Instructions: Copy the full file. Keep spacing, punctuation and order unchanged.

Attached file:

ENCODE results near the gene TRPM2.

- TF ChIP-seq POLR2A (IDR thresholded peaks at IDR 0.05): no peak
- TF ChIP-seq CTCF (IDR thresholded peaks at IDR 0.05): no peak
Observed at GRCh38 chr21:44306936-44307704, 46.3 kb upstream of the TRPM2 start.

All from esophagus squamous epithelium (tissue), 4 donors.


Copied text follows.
ENCODE results near the gene TRPM2.

- TF ChIP-seq POLR2A (IDR thresholded peaks at IDR 0.05): no peak
- TF ChIP-seq CTCF (IDR thresholded peaks at IDR 0.05): no peak
Observed at GRCh38 chr21:44306936-44307704, 46.3 kb upstream of the TRPM2 start.

All from esophagus squamous epithelium (tissue), 4 donors.